Many residents of Columbia Borough don’t have access to quality, affordable child care, and CHI St. Joseph Children’s Health wants to change that.
The nonprofit announced this week that by 2020 it’s planning to open a center for up to 122 children, with an emphasis on wellness — and tuition that’s roughly half of what a commercial center charges.
“People are paying upward of $1,300 or $1,500 a month for an infant to be in child care, which simply isn’t sustainable,” said Phil Goropoulos, the nonprofit’s president.
The center will be open to anyone, he said, but a discount program designed to keep tuition to 20 percent or less of household income will be available only to those in the borough’s ZIP code, 17512.
A comparison of the capacity of existing centers in the borough to birth records suggests that more than 400 children may not currently have access to local child care, Goropoulos said.
He estimated that the center serving children ages 6 weeks to 5 years old will cost about $6.45 million to open and then $1 million a year to run.
The nonprofit has committed to subsidizing the center, Goropoulos said, but is seeking partners and hopes it eventually becomes self-sufficient. Currently the nonprofit’s annual budget is about $5 million, he said.
The center will be called St. John Neumann School for Children and Families.
Jamie Widener is executive director of Columbia Life Network, a social service hub trying to connect the community with resources and opportunities.
Child care often costs so much that affording it requires “a good, solid income,” he said, and a fifth of borough residents live below the poverty level, so the lack of good options “starts the cycle in a negative direction.”
Goropoulos said giving children and families a healthy start is the project’s biggest goal, and that wellness will be woven throughout the center’s activities.
For instance, he said, the children’s snacks and meals will be prepared on-site from locally sourced fruits, vegetables and meats, and an on-site family wellness coach will support the development of healthy family dynamics.
The plan also involves giving workers professional wages and benefits, he said, and keeping older children with the same teachers as they age.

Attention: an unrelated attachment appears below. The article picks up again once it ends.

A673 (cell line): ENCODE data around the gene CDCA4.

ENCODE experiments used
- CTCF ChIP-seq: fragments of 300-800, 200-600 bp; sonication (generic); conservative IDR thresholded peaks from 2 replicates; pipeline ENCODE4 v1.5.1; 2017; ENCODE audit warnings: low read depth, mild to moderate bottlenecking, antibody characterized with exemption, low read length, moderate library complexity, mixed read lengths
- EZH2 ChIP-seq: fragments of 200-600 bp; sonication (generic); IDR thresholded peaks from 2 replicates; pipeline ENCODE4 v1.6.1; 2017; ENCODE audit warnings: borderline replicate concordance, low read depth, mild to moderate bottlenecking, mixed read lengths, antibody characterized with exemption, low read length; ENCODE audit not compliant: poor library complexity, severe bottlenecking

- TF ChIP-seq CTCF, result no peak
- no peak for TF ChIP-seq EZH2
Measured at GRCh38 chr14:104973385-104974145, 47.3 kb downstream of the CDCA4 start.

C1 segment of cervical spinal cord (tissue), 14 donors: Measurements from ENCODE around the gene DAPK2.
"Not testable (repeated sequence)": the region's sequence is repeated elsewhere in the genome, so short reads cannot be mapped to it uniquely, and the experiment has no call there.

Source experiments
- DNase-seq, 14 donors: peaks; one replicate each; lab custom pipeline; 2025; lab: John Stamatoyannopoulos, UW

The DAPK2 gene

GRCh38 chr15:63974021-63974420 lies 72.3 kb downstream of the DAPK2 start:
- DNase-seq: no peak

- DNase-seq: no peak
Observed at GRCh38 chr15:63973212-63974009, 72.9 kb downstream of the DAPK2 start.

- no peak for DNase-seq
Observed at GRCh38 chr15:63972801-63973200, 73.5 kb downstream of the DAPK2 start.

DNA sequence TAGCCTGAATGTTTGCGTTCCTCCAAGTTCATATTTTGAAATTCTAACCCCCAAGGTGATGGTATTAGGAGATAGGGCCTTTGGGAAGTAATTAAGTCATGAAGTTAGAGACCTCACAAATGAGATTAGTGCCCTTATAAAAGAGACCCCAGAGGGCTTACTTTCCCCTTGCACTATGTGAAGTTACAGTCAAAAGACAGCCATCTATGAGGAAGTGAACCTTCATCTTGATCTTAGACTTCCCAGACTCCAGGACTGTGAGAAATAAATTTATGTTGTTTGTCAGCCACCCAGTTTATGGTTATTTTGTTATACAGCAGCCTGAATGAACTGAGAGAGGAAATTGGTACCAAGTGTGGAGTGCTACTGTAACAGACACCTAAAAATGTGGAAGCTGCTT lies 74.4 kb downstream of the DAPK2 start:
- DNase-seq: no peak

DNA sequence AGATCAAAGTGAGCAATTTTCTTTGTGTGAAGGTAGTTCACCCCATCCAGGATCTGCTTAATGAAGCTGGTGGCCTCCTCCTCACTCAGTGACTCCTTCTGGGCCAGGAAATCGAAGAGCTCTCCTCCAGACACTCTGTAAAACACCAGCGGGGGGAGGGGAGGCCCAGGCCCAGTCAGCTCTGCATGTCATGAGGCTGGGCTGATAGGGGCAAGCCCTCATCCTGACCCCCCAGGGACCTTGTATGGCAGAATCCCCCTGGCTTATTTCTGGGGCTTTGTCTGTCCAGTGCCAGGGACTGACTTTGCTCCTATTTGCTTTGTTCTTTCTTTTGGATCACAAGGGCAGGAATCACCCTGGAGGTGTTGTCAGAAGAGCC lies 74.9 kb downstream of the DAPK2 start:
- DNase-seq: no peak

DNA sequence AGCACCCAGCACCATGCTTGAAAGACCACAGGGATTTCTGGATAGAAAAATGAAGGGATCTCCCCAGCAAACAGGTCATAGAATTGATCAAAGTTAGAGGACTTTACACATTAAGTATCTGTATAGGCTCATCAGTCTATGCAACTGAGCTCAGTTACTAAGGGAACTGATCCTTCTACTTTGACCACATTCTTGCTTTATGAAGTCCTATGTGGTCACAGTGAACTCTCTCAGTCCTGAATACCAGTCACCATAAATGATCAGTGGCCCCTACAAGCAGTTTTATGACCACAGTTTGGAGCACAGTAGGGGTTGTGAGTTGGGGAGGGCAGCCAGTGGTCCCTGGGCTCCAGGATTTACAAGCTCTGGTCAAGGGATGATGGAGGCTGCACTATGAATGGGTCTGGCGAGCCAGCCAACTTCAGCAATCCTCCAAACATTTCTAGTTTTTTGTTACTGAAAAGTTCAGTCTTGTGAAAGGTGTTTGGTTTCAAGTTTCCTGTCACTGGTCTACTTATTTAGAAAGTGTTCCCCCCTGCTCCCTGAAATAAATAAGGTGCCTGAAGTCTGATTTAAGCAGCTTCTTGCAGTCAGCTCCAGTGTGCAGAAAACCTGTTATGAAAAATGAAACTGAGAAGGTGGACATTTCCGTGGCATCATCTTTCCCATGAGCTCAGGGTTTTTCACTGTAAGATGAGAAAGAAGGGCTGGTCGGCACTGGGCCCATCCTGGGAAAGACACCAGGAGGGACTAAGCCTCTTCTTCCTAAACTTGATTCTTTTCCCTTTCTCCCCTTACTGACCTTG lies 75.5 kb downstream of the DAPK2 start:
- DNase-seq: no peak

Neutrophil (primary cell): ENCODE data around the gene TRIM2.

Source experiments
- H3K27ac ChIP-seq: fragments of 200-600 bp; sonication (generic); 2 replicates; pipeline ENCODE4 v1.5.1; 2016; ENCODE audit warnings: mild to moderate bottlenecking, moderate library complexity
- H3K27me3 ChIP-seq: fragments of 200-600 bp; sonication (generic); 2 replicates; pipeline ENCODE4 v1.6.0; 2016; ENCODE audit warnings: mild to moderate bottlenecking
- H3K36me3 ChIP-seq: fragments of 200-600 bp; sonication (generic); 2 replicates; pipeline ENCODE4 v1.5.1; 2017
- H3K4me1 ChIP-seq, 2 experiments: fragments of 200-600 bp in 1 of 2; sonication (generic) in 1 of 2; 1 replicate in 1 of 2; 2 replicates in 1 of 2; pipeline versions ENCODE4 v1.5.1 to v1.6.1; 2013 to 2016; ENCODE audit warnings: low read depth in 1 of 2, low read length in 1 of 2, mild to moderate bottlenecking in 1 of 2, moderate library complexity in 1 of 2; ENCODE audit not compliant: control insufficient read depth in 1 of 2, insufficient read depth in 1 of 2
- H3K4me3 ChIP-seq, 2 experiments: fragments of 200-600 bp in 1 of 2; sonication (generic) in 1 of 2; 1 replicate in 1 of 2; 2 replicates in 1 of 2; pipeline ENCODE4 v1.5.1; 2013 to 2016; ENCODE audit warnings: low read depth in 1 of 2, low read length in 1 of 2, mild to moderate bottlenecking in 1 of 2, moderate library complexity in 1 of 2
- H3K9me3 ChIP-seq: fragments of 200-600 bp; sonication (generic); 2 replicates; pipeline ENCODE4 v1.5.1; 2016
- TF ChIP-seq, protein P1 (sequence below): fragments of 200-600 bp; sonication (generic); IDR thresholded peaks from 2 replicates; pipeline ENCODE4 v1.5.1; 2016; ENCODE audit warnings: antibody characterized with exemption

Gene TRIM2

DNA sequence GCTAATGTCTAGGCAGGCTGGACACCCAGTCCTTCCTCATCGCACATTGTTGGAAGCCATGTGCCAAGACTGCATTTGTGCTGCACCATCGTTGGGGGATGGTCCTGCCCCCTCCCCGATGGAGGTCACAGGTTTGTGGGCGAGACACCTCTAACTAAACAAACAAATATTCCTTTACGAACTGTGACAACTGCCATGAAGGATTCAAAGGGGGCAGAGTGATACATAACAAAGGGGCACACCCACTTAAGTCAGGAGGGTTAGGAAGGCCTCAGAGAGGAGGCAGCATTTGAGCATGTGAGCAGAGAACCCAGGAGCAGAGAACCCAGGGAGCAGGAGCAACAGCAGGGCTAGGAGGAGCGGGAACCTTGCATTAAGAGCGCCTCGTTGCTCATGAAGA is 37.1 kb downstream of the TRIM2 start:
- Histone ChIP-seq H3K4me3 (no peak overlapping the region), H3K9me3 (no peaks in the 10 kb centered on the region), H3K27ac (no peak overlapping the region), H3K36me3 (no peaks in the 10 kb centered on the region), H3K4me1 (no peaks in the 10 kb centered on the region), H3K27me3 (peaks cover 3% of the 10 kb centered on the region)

“That’s how we build a real relationship with families,” he said.
The nonprofit recently bought the building at 401 Locust St., where it runs a dental program on the first floor.
That program will remain, Goropoulos said, but the second and third floors currently used as business and residential space will be cleared as their leases expire, and then extended over the parking lot.
The project will more than double the building’s size to roughly 18,000 square feet, he said, and will include a rooftop playground.
Renovations and construction are expected to start early next year, he said, with design by Steve Funk of Lancaster-based Lefevre Funk Architects. Pyramid Construction in Wormleysburg will serve as general contractor.
CHI St. Joseph Children’s Health has made Columbia a priority in the last few years amid a revision of its offerings aimed at creating more measurable change and lasting impact.
There’s also the dental office that opened at 401 Locust St. about two and a half years in Columbia, offering significant discounts that make care free for uninsured households with income up to 200 percent of the federal poverty level.
Goropoulos said about 80 percent of its patients live in the borough, with the rest coming from across a 10-county region.
Rebecca Secrist Denlinger, Columbia’s borough manager, said she hasn’t heard any opposition to plans for the center.
The nonprofit “is a great community partner,” she said. “We look forward to working with them to build more positive things.”